April 26, 2021 6 min read
Bikepacking, or touring, isn’t complicated. It’s just sticking some extra stuff on your bike, setting off and not coming back to your starting point that day. How long a ride you make it, where you go and where you sleep are entirely up to you. You can make it as challenging as you like: a tough route against the clock with minimal gear and sleep, or a gentle potter round country lanes, enjoying the sights. Or anywhere in between. Accommodation is also your choice – wild camping gives you the freedom to be flexible but that might not be your style. Staying in hostels or B and Bs means you’ll get a better night’s sleep, you’ll need to take less gear, but means you have a fixed point to aim for.
Similarly, with routes, the choice is yours. You may want to follow a route someone else has already done with a guidebook or a GPX file. You may be the sort to spend hours poring over maps plotting a route down interesting looking tracks. Or you may pick an area where there are tracks of a known quantity but you pick and choose on the day which you ride. There are suggestions for all of these below.
What sort of bike to ride? What have you got, and what sort of terrain do you like riding on it? Again, there is something for every sort of bike and riding confidence level.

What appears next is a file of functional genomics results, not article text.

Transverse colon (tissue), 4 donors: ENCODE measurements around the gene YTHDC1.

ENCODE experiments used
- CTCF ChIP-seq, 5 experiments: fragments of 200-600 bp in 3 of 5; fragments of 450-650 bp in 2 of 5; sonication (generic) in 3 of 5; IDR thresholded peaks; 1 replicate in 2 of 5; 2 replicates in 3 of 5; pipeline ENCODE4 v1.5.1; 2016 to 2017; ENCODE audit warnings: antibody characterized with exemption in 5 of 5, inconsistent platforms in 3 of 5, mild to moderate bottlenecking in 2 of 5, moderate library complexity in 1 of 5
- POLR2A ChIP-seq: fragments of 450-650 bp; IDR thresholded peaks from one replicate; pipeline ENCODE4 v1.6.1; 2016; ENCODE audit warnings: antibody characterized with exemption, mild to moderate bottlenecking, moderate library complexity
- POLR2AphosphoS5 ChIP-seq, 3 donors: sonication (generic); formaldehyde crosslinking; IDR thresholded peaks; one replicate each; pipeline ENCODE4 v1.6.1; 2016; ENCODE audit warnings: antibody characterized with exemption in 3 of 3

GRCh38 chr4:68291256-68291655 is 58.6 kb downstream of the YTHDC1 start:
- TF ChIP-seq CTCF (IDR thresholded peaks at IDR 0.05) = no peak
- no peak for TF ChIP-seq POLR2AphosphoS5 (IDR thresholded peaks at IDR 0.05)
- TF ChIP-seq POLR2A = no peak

Waymarked routes take most of the work out of navigation although signs can and do go missing so you’ll still need to take a map and be able to use it. For National Trails in the UK there will also be websites with much information about the route and matters such as accommodation.
Pennine Bridleway Above High Birkwith Yorkshire Dales. © Joolze Dymond
The only National Trail in England and Wales designated as a bridleway along its length runs from the White Peak to Kirkby Stephen through 268 km of the Pennine landscape. Tougher than it may look at first glance, it uses many of the old trading routes through the hills to wind northwards. It’s fully waymarked and there is a guidebook to the full route out in May with accommodation suggestions and snippets about the landscape you are riding through. More suited to a mountain bike.
John Muir Way
John Muir Way Avon Aqueduct Union Canal. © Joolze Dymond